The Santa Cruz County Sheriff’s Office released the video Wednesday, hoping that someone might recognize the mannerisms, clothing or gait of the three, whose faces are not visible. An agency spokeswoman said investigators think the trio is responsible for the “horrific murder.”
“It is an eerie video,” the spokeswoman, Ashley Keehn, told reporters. “And it’s hard to watch knowing what the suspects did to Mr. Atre.”
Atre was the founder and chief executive of a Santa Cruz-based Web marketing and design company, AtreNet. Launched in 1996 after Atre and his colleagues “drove 3000+ miles in under three days from NYC to Silicon Valley,” according to its website, the firm lists Hewlett-Packard, Workday and GitLab among its clients. He was also a lover of the outdoors whose Instagram account catalogued him surfing, biking, camping and foraging for mushrooms.
“The AtreNet team figured it out early — live where you love, and create the rest from there,” reads the biography at the end of one of his blog posts.
In the months before his death, Atre had started a new venture: a cannabis manufacturing business, Interstitial Systems. The company was licensed by the state of California, which legalized the drug in 2018.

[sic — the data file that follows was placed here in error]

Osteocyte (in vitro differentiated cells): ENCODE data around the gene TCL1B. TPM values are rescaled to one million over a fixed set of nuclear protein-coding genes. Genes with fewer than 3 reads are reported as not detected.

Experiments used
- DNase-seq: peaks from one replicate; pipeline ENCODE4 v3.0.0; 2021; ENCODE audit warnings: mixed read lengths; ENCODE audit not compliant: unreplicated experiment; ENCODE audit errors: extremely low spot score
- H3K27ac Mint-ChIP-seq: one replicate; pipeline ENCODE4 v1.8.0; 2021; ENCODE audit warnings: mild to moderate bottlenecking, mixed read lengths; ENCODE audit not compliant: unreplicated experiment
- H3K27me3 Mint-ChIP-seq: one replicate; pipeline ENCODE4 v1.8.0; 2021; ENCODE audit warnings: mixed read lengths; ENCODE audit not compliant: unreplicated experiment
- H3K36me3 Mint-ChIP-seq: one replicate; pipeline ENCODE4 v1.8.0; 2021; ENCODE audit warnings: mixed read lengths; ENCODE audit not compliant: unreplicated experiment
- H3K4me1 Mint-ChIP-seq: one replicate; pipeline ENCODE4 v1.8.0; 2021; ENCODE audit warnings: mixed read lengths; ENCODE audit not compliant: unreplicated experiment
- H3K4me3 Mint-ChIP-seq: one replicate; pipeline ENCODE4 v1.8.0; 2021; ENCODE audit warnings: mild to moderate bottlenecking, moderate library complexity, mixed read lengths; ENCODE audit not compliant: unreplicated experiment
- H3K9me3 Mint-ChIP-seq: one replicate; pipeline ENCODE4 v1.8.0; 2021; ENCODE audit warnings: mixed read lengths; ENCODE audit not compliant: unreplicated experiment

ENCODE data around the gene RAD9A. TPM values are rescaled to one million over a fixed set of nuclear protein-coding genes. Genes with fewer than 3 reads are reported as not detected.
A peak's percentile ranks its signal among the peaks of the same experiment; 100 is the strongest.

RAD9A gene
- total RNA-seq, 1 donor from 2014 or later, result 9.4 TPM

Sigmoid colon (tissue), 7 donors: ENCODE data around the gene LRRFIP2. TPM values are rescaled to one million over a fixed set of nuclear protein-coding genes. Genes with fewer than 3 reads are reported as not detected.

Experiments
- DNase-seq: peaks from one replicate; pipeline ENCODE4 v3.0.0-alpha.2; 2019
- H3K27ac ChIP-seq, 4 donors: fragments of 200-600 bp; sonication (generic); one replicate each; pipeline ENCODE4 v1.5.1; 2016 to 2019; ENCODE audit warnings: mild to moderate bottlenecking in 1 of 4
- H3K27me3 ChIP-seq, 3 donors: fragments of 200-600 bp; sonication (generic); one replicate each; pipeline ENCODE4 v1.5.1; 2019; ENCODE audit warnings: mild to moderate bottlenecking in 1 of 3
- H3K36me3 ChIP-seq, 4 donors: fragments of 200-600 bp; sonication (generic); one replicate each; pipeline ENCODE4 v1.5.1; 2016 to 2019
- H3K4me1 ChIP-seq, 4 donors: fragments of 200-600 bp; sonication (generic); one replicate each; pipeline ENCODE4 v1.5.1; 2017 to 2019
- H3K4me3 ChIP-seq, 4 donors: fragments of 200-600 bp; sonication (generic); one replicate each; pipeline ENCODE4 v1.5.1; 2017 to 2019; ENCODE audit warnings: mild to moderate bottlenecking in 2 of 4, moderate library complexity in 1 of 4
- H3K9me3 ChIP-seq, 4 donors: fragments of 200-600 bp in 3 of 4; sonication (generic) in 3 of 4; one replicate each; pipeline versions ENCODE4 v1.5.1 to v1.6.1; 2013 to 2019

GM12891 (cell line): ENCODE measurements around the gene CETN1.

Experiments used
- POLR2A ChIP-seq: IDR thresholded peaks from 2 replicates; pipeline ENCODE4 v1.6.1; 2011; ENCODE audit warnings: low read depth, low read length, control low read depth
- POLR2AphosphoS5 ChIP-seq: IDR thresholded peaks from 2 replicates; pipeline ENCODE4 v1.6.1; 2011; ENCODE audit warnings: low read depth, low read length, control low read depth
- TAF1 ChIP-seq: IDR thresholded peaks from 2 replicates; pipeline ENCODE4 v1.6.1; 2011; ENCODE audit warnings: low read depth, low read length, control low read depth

Atre’s kidnapping was reported soon after it happened. A person inside his home called 911 and said the business executive had been taken away inside his girlfriend’s BMW SUV. Later in the day on Oct. 1, authorities announced they had found the car, along with Atre’s body.
The sheriff’s office said Wednesday that community members are offering a $150,000 reward for information leading to arrests.
A memorial grew outside Atre’s home, with friends leaving flowers, candles and photographs. Posters carried messages such as “Surf into the beautiful beyond” and “Ride the eternal wave."
In an online tribute, AtreNet said its employees were “saddened and shocked” by the death of Atre, describing him as “clever, creative and hard-working.”
“He loved his family and friends, and found joy and passion in every facet of life,” the tribute said. “Most importantly, Tushar pushed others to think and act differently — to do better, and to always strive for more.”